The problem in 1942 – in the months before America’s vast mineral reserves and massive civilian productive capacity could be turned to military purposes – was how to take the war to Germany. A direct invasion of Europe was out of the question. But with mid-term elections looming, the Roosevelt administration had to be seen to be doing something. As a result, and almost by accident, the Americans got drawn into North Africa for much the same reason as the British had. In Britain’s case in 1940, North Africa was the one place where British and Axis (Italian) forces faced each other. In America’s case, the German defeat of the British at Tobruk in June 1942 obliged them to go to North Africa as the only place on the planet where American troops could fight against Germans.
Clearing the Mediterranean shipping routes required the clearing of North Africa (which also dictated an American-led assault on French North Africa). The inherent danger, however, was that the North African campaign would drag on into 1943 (the capture of Tunis eventually took until May 1943); effectively ruling out an invasion of North West Europe in that year. This raised the question – which exercised Marshall and Brooke – of what to do next. It was inconceivable that the allied armies that had cleared North Africa could simply go on holiday for a year while the men and material required for the cross-channel invasion were built up. This, much to the annoyance of the American planners, made Sicily the obvious target; and if the allies were going to Sicily, the Italian mainland was the inevitable next step.
Popular history has tended to portray the arguments around the Italian campaign as centring on Churchill’s political desire to find a route into Central Europe ahead of the Red Army and a US military staff concerned solely with ending the war as quickly and economically as possible. In fact, Churchill’s wilful stupidity only became an issue in 1944; largely in response to Britain’s fading political influence with both the USA and the USSR. In 1943, British planners sought an invasion of Italy for sound military reasons.
Brooke – a First World War artillery officer who had commanded a Corp of the British Expeditionary Force during the retreat to Dunkirk in May-June 1940 – was painfully aware of the threat from the efficient East-West transport links (autobahns and railways) that the Germans had built in the years before the war. In early 1943 – prior to the historic defeat of the German panzer armies around Kursk in July – Brooke’s fear was that the Germans would be able to reinforce their armies in Northern France by land far more rapidly than the invading Allies could reinforce theirs by sea. German north-south communications were another matter. Brooke reasoned that an invasion of mainland Italy would oblige the Germans to move forces south of the Alps, from where they could not interfere with a cross-channel landing. Furthermore, the presence in Italy of Allied forces opened the threat of further invasions into the Balkans (where the Germans were already struggling to suppress Yugoslavian and Greek partisans) or into Southern France (where the Americans eventually landed in August 1944). Nor could the Germans afford to discount the possibility that, left undefended, Italy might provide the Allies with a route into Austria and Southern Germany. And so an Allied force in Italy could tie down a much larger German force in Southern Europe from where they could not be recalled to Northern France in time to make a difference.
Although the American planners feared that their British counterparts were seeking to avoid a commitment to a cross-channel invasion, they were also forced to accept the logic of the British argument. In early 1943, the U-boats came close to defeating the Allies’ Atlantic convoy system; the Luftwaffe still enjoyed air superiority over the invasion area; and despite the defeat unfolding in Southern Russia, the German armies were superior to any Anglo-American force that could be thrown against them. Only when these threats had been neutralised could the Allies be confident that an invading force would not be pushed back into the sea. And so Allied planners were given an extra year to plan for the invasion, while Allied forces fought the Germans where they could rather than where they might ideally have chosen.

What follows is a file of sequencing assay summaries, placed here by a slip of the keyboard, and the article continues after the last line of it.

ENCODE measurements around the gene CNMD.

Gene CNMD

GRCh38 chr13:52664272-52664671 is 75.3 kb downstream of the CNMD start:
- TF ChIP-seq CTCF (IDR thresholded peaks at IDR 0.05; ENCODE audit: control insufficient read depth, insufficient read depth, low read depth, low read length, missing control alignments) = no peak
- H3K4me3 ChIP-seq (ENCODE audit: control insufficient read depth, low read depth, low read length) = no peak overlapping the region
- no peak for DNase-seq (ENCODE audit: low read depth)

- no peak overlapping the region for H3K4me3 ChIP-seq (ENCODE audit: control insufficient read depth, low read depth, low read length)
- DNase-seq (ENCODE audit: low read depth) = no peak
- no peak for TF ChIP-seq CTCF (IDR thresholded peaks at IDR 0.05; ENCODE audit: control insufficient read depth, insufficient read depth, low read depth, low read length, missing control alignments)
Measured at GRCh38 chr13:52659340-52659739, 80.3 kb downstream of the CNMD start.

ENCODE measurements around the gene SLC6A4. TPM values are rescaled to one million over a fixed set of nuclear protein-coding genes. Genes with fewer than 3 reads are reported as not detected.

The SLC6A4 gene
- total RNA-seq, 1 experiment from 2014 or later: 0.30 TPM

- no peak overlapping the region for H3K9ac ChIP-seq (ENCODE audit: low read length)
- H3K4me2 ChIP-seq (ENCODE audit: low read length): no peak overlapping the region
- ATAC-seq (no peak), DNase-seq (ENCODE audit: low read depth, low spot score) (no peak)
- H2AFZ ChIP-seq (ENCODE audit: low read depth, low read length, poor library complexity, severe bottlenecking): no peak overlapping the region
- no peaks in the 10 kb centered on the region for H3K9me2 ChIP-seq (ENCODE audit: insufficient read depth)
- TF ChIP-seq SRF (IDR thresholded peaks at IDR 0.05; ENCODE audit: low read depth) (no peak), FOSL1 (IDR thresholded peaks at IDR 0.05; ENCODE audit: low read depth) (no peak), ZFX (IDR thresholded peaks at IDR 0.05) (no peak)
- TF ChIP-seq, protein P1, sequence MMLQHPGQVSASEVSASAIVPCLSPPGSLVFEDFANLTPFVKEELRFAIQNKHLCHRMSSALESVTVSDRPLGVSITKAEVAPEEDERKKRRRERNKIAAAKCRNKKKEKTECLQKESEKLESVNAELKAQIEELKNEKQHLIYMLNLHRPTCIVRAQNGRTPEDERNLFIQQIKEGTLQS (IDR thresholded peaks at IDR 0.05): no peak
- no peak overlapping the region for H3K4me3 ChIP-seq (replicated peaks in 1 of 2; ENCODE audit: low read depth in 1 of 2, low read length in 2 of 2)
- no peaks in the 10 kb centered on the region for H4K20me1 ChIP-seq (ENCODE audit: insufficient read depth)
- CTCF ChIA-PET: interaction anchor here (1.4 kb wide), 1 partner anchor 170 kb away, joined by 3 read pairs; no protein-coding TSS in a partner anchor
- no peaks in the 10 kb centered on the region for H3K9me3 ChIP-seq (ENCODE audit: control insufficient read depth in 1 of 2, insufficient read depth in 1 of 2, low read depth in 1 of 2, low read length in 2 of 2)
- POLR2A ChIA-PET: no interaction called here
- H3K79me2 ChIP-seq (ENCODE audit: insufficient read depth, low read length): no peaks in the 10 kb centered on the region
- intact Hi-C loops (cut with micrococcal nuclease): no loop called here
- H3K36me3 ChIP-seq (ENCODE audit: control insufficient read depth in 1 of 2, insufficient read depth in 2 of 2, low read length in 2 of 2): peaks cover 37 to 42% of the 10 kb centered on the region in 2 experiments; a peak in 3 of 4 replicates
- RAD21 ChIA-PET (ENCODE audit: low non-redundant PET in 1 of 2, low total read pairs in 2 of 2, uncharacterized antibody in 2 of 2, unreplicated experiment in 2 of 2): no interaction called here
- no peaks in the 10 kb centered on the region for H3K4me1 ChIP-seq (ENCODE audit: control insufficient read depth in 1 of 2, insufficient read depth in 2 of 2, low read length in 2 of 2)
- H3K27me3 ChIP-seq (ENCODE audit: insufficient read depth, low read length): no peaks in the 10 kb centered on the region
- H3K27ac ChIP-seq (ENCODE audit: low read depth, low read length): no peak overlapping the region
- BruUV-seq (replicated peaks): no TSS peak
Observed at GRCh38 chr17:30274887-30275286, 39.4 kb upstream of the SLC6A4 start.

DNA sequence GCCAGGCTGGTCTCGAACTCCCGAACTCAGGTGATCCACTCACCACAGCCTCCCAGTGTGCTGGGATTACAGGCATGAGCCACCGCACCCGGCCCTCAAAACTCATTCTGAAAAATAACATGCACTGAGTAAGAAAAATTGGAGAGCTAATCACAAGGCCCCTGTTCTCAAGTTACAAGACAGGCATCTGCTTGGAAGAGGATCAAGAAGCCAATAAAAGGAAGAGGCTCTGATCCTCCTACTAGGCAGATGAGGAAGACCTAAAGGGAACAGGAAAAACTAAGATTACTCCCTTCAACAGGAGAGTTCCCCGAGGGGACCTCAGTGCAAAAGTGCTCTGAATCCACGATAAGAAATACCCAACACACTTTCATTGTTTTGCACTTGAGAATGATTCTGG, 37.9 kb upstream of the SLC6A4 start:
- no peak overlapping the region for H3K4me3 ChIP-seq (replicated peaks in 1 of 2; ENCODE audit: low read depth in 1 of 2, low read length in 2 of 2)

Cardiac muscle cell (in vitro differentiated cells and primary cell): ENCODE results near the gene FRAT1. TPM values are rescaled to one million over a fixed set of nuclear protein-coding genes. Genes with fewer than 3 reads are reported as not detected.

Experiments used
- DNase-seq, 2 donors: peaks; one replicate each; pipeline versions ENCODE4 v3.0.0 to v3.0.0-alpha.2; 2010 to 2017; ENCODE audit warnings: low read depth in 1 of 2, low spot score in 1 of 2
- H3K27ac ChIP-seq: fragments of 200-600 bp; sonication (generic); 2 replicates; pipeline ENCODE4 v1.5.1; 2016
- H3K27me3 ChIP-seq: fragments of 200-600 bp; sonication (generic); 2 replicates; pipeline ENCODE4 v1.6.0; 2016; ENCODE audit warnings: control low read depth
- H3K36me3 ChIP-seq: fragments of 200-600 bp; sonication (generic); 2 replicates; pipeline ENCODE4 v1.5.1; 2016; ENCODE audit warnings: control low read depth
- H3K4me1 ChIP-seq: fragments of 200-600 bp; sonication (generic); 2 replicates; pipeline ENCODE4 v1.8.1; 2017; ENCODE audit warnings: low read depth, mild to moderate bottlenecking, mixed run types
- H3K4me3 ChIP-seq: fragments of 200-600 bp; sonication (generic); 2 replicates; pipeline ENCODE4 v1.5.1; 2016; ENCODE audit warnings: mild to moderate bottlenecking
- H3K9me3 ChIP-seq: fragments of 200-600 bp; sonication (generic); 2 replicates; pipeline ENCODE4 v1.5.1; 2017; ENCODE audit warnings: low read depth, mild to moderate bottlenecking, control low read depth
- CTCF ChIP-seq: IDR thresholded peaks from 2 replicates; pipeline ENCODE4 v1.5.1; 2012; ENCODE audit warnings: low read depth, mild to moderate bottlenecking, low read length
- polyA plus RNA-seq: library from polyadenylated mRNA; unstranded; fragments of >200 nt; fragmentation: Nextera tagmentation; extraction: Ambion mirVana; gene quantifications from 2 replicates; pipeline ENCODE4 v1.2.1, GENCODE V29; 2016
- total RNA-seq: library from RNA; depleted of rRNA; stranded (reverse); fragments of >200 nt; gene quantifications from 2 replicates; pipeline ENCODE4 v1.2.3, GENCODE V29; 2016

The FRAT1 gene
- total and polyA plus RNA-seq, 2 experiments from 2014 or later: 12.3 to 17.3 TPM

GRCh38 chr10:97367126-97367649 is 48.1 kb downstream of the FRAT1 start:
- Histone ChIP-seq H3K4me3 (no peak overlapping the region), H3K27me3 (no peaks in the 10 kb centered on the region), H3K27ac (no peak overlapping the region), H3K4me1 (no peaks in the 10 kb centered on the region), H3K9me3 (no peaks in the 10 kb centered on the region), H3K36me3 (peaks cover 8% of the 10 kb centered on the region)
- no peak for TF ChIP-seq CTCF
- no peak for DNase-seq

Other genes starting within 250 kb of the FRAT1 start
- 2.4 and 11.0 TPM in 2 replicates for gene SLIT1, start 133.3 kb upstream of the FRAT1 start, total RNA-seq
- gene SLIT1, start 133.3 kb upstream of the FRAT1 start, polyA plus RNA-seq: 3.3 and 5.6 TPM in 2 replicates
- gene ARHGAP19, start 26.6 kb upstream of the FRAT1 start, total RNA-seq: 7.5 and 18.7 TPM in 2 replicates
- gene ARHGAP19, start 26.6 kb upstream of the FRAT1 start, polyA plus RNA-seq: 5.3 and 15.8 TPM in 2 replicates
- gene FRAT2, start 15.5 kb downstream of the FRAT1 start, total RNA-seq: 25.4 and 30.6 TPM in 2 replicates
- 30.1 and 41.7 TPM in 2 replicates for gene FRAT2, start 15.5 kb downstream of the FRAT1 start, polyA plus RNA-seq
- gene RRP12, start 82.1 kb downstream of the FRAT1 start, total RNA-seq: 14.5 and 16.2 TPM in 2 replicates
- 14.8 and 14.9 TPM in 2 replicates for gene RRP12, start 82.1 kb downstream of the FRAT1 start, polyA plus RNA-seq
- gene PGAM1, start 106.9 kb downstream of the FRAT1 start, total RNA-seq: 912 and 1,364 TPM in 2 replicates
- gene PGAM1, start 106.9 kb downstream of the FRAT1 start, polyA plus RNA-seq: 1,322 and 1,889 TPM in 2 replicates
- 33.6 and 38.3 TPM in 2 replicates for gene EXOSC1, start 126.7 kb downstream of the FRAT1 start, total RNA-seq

The additional planning – overseen by Eisenhower as supreme commander and Montgomery as ground forces commander – saved the Allies from disaster. The original invasion plan involved far too small an invasion force; landing just three seaborne divisions in a much smaller beachhead. Under Eisenhower and Montgomery this was broadened to a seaborne landing of five divisions, together with landings of one British and two American airborne divisions on either flank of the invasion area. The logistics chain required to support the invasion was mind-boggling. A fleet of 713 warships was deployed to protect the cross-channel convoys and to act as artillery for the invading armies. These efforts were complemented by some 11,500 aircraft as protection against German surface units and what remained of the Luftwaffe in the invasion area; as additional bombardment of targets in the invasion area; and to interdict German communications to prevent or slow the movement of German forces toward the beachhead.
Some 157,000 men in eight divisions were to be landed in Normandy on D-Day; a further five divisions were to go ashore on the following day, with another four landing in the next two days. To ensure that these troops were properly supplied required an armada of more than 4,500 supply ships ferrying arms and equipment across the channel.
The allied intention was to capture the port of Cherbourg in the first three weeks after the invasion. However, the Germans were expected to destroy the port facilities, leaving the Allies without an operational port for weeks after its capture. To overcome this problem, the Allies brought two artificial ports – codenamed Mulberry – with them. Nevertheless, the need to supply forces across open beaches – a problem that was exacerbated when one of the Mulberries was destroyed by a storm on 19 June – was to help dash Allied hopes of bring the war to an end in 1944.